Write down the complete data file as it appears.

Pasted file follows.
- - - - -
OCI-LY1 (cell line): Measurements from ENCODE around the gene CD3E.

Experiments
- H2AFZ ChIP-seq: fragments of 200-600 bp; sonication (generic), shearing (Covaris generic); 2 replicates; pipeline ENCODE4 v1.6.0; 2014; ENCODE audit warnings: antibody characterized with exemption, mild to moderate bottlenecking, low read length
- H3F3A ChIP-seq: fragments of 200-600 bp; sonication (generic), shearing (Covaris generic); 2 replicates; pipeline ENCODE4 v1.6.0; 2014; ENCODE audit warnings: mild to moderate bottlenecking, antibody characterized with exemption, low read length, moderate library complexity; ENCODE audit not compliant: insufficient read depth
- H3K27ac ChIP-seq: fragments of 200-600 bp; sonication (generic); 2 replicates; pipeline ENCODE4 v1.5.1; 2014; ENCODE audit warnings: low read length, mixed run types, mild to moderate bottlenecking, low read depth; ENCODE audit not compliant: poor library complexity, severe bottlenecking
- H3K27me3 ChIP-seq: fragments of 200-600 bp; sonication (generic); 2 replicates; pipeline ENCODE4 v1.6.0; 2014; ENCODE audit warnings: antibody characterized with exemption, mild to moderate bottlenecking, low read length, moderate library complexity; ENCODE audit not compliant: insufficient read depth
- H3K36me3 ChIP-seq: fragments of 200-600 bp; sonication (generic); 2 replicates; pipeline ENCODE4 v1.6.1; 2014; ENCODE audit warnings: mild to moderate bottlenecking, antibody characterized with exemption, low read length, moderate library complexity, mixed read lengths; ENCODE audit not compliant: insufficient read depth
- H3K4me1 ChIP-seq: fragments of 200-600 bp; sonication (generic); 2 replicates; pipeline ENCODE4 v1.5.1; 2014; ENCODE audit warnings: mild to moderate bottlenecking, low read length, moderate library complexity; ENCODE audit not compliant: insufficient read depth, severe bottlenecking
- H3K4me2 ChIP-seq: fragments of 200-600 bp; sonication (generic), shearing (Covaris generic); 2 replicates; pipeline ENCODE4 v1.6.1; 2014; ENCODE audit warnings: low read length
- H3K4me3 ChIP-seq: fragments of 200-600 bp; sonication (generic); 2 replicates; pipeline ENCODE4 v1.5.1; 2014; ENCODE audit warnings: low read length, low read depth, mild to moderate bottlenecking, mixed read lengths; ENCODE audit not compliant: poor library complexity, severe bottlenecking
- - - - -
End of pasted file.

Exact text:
OCI-LY1 (cell line): Measurements from ENCODE around the gene CD3E.

Experiments
- H2AFZ ChIP-seq: fragments of 200-600 bp; sonication (generic), shearing (Covaris generic); 2 replicates; pipeline ENCODE4 v1.6.0; 2014; ENCODE audit warnings: antibody characterized with exemption, mild to moderate bottlenecking, low read length
- H3F3A ChIP-seq: fragments of 200-600 bp; sonication (generic), shearing (Covaris generic); 2 replicates; pipeline ENCODE4 v1.6.0; 2014; ENCODE audit warnings: mild to moderate bottlenecking, antibody characterized with exemption, low read length, moderate library complexity; ENCODE audit not compliant: insufficient read depth
- H3K27ac ChIP-seq: fragments of 200-600 bp; sonication (generic); 2 replicates; pipeline ENCODE4 v1.5.1; 2014; ENCODE audit warnings: low read length, mixed run types, mild to moderate bottlenecking, low read depth; ENCODE audit not compliant: poor library complexity, severe bottlenecking
- H3K27me3 ChIP-seq: fragments of 200-600 bp; sonication (generic); 2 replicates; pipeline ENCODE4 v1.6.0; 2014; ENCODE audit warnings: antibody characterized with exemption, mild to moderate bottlenecking, low read length, moderate library complexity; ENCODE audit not compliant: insufficient read depth
- H3K36me3 ChIP-seq: fragments of 200-600 bp; sonication (generic); 2 replicates; pipeline ENCODE4 v1.6.1; 2014; ENCODE audit warnings: mild to moderate bottlenecking, antibody characterized with exemption, low read length, moderate library complexity, mixed read lengths; ENCODE audit not compliant: insufficient read depth
- H3K4me1 ChIP-seq: fragments of 200-600 bp; sonication (generic); 2 replicates; pipeline ENCODE4 v1.5.1; 2014; ENCODE audit warnings: mild to moderate bottlenecking, low read length, moderate library complexity; ENCODE audit not compliant: insufficient read depth, severe bottlenecking
- H3K4me2 ChIP-seq: fragments of 200-600 bp; sonication (generic), shearing (Covaris generic); 2 replicates; pipeline ENCODE4 v1.6.1; 2014; ENCODE audit warnings: low read length
- H3K4me3 ChIP-seq: fragments of 200-600 bp; sonication (generic); 2 replicates; pipeline ENCODE4 v1.5.1; 2014; ENCODE audit warnings: low read length, low read depth, mild to moderate bottlenecking, mixed read lengths; ENCODE audit not compliant: poor library complexity, severe bottlenecking